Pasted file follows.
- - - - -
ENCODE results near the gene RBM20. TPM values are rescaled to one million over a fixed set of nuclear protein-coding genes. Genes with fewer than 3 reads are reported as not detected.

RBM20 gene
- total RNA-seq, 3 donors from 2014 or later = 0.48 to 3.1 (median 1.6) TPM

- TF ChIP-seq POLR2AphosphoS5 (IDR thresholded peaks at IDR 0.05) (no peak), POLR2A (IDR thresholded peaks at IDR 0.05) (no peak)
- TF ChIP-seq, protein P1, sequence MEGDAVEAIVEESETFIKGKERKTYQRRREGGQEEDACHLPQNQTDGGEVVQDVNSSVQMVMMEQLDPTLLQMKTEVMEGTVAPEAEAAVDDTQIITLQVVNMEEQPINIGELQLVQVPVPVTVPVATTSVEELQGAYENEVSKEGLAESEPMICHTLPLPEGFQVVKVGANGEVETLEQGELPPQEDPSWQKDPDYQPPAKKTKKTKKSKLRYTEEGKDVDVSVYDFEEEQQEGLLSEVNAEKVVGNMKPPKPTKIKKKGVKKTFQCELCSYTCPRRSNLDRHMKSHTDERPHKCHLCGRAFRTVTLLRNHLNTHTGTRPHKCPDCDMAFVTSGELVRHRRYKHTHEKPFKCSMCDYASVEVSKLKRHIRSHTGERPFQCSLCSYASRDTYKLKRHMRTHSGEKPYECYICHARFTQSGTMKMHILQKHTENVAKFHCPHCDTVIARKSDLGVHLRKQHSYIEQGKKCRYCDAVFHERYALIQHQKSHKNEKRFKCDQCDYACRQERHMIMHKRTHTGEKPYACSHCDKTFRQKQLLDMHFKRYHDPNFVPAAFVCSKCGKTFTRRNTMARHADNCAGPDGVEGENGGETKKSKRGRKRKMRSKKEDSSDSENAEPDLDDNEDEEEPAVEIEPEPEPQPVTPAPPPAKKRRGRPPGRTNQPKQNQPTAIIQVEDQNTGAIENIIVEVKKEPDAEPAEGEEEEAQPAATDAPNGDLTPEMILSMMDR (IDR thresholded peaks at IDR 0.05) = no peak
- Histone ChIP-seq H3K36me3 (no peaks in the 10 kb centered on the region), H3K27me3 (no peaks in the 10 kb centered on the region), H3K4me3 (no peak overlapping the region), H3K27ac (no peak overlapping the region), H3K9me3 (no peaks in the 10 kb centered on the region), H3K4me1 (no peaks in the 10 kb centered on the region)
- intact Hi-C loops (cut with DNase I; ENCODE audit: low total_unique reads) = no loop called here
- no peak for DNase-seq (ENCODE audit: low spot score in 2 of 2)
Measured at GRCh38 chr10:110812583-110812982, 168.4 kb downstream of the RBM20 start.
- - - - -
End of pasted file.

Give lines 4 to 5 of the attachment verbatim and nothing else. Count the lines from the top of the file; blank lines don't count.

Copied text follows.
- TF ChIP-seq POLR2AphosphoS5 (IDR thresholded peaks at IDR 0.05) (no peak), POLR2A (IDR thresholded peaks at IDR 0.05) (no peak)
- TF ChIP-seq, protein P1, sequence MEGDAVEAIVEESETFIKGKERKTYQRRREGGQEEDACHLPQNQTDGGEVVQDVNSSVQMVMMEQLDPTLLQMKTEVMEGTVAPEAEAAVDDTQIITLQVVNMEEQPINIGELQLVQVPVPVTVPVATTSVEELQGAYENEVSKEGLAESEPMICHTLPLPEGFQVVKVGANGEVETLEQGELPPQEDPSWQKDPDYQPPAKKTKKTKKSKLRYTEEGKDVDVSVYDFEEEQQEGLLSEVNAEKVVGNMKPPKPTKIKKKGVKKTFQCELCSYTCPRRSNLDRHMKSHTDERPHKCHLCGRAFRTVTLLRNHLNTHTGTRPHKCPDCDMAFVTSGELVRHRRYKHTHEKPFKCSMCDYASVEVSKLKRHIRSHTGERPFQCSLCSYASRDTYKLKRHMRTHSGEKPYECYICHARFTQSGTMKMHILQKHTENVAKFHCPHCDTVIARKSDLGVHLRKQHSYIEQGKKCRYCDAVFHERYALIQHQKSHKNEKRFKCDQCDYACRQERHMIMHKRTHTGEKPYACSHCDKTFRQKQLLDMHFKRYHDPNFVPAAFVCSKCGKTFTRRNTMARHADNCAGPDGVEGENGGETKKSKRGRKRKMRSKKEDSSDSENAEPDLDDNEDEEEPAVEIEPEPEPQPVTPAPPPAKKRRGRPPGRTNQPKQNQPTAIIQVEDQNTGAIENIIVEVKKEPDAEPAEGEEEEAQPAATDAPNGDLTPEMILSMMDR (IDR thresholded peaks at IDR 0.05) = no peak